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London Bridge terrorist may have been 'incapable of rehabilitation' as he 'hoodwinked' authorities, ministers believe

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London Bridge terrorist Usman Khan convinced the authorities he had turned his back on terrorism

London Bridge killer Usman Khan may have been incapable of rehabilitation and  “hoodwinked” the authorities to mount his terror attack, ministers believe, as they pledged longer jail sentences for terrorists and tougher restrictions on release.

Boris Johnson and Justice Secretary Robert Buckland questioned if Khan, 28, could have been rehabilitated after apparently deceiving police, probation and security services into believing he was a “reformed character” following his release from jail early under licence.

Sources disclosed the three agencies deemed him a “low risk” at review meetings weeks before he was allowed to make the trip alone to London Bridge where he murdered two young people before being shot dead by police.

He had been judged to require an escort on the one previous occasion when he returned to high security Whitemoor jail to talk to inmates about re-integrating into society after leaving prison.

"It feels like Khan has dealt a sucker punch. If there had been any concerns about him he would not have been allowed to travel to London. But it now looks like he had set out to deceive officials. He either hoodwinked them or he was re-radicalied when he left jail," said a well-placed source.

Boris Johnson said the question of whether some extremists might never be deradicalised was “very profound.” 

He added: “There are unquestionably some cases which are just too tough to crack and, alas, [Khan] appears to have been one of them, and I'm afraid it was probably clear from the outset that that would be so."

Asked what should be done with such offenders, Mr Johnson said: "I think you have to do what you can and a great deal of effort was gone into to try to change him and try to change his ways, but in the end better, I'm afraid, for the protection of the public, better for the protection of society and of us all to keep him in [prison] rather than run the risk of letting him out.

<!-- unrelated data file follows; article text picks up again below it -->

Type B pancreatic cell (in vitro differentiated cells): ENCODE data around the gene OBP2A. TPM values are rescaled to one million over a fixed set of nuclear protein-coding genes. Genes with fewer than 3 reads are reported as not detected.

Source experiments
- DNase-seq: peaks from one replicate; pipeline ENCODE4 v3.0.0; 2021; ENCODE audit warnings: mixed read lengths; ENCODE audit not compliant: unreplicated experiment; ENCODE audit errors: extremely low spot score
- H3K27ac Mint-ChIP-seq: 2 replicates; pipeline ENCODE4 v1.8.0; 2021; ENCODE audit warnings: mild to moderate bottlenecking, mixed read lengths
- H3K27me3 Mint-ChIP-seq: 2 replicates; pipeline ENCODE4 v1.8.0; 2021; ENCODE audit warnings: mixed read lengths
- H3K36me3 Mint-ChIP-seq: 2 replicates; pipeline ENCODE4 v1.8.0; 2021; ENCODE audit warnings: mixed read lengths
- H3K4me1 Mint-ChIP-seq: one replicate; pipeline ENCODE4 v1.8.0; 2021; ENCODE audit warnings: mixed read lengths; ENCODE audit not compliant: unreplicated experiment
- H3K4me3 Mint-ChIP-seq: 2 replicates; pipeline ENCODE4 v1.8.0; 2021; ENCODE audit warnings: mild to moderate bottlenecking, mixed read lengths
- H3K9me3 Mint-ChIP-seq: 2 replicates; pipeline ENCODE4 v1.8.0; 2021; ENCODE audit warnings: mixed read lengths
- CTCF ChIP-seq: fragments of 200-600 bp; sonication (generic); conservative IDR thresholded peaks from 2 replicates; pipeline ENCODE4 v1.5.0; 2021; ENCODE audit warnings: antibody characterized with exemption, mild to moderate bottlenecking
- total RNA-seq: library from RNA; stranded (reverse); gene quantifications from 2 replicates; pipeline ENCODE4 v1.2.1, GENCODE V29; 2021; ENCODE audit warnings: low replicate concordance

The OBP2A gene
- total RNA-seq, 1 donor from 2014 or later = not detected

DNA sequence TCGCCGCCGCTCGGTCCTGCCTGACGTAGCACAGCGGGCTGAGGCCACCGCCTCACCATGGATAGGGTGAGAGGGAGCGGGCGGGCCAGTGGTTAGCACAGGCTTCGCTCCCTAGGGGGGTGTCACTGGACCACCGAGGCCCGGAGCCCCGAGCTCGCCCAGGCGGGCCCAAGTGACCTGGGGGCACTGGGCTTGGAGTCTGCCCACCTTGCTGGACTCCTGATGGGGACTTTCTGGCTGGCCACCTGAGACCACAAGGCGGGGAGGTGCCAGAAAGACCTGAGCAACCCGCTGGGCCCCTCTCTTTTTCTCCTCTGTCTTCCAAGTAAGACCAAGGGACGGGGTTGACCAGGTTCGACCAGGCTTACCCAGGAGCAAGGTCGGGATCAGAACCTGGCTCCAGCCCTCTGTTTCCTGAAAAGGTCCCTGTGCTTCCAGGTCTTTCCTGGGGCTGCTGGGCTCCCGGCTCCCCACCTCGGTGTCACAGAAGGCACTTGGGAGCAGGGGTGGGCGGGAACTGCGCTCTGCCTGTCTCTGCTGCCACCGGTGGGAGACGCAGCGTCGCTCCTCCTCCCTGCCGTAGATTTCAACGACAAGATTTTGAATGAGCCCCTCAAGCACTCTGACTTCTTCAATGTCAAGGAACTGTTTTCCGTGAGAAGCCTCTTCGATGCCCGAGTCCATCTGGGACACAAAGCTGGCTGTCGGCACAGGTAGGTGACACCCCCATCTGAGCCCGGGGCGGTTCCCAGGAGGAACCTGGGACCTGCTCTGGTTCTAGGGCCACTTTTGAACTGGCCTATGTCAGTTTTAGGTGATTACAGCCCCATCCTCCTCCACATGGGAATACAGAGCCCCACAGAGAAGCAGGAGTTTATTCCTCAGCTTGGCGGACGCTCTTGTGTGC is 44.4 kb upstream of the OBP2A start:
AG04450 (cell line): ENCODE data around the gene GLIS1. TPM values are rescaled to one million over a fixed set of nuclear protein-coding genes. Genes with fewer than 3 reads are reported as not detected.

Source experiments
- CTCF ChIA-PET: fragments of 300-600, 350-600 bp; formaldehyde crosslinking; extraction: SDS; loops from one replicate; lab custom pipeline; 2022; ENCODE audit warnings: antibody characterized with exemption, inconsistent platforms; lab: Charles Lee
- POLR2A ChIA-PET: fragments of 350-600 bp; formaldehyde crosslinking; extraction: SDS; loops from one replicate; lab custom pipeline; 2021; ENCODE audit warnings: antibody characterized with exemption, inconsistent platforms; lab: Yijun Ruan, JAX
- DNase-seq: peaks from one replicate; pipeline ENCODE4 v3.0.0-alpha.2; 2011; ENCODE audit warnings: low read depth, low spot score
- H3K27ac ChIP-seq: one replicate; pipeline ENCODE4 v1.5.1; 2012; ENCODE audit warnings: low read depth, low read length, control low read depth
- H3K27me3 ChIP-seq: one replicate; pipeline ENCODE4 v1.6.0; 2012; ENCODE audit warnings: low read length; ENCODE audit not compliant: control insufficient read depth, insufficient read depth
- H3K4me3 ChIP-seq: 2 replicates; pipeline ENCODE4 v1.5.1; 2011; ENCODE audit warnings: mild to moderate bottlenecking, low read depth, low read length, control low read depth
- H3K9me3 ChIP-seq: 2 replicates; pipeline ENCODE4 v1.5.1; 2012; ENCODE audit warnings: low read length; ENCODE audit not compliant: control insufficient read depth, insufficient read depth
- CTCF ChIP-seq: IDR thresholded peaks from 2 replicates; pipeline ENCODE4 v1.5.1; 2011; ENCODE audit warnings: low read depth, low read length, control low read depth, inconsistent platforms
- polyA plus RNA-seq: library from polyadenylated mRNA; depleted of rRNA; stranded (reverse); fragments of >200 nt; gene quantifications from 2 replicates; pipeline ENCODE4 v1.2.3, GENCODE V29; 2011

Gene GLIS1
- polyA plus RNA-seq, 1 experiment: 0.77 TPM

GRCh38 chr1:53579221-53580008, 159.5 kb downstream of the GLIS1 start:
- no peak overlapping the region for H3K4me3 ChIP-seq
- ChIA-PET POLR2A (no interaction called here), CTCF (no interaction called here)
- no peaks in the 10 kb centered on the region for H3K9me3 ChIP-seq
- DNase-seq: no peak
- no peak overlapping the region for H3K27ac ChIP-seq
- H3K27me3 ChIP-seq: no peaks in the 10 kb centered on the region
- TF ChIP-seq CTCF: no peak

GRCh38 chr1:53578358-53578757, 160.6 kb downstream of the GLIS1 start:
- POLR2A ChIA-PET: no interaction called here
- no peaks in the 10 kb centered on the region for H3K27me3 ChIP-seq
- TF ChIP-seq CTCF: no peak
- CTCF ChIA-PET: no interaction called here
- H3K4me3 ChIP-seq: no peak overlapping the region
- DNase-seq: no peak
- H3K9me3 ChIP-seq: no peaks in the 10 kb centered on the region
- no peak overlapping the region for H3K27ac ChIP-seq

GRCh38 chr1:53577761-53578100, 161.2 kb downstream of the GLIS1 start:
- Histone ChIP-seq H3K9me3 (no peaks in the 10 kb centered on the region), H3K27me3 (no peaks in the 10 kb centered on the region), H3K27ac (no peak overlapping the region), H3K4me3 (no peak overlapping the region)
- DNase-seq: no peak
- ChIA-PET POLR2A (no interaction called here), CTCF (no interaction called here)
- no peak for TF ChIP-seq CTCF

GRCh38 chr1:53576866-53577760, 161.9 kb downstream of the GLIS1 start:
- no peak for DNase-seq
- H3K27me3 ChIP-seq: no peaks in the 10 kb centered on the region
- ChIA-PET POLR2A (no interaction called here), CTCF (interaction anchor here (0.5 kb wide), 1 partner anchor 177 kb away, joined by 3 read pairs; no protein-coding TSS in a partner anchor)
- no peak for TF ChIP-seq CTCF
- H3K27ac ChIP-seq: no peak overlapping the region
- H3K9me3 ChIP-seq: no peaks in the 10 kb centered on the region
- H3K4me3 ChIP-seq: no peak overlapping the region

"That's what we're proposing."

Khan was let out of jail a year ago half way through his 16-year sentence under early release rules that did not require an assessment of his threat to the public by the parole board. 

Counter-terrorism agencies believe he outwitted the authorities by pretending to have rejected his extremist views after taking part in deradicalisation courses.

Mr Buckland said a serious further offence review would aim to establish how he could not be “of serious concern” for nearly a year, then “suddenly flip.”

“[Terrorists are] a particularly difficult and complex cohort of people. Often they harbour deep and long held hatreds. They can display superficial sense of compliance. They can be manipulative and hoodwink trained professionals. We have to be clear eyed about this type of offender,” he said.

Asked if that meant the possibility of rehabilitation was over for this group, he said: “I think we have got to be realistic about what is a small group of people but very dangerous group. Public safety has to be the number one priority.”

Mr Buckland said the MAPPA multi-agency supervision of terrorists involving police, probation and the security services after release would be “tested” to ensure “it does what it should be doing.” 

“The MAPPA process needs to be looked at again in light of Friday's terrible events and if further legislation is required, we will certainly look at that. The Prime Minister has already signalled his intention to introduce new terrorism  laws and I wholeheartedly support that."

On Sunday, Mr Johnson promised longer jail sentences for terrorists with a mandatory minimum of 14 years for serious offences as well as reiterating his pledge to abolish mandatory early release for violent criminals.

“There are a range of terrorism offences and we need to ensure the punishment correctly fits the crime. The need for the highest form of public protection from terrorists who seek to destroy our society and our liberty is stronger than ever,” said Mr Buckland.

Harry Fletcher, director of the Victims’ Rights Campaign, said there needed to be tougher checks on terrorists released into the community.

“The person to blame for this tragedy is the perpetrator. The way forward is to increase surveillance and supervision including unannounced visits and checks to those terrorists released on licence and properly resourcing the justice system,” he said.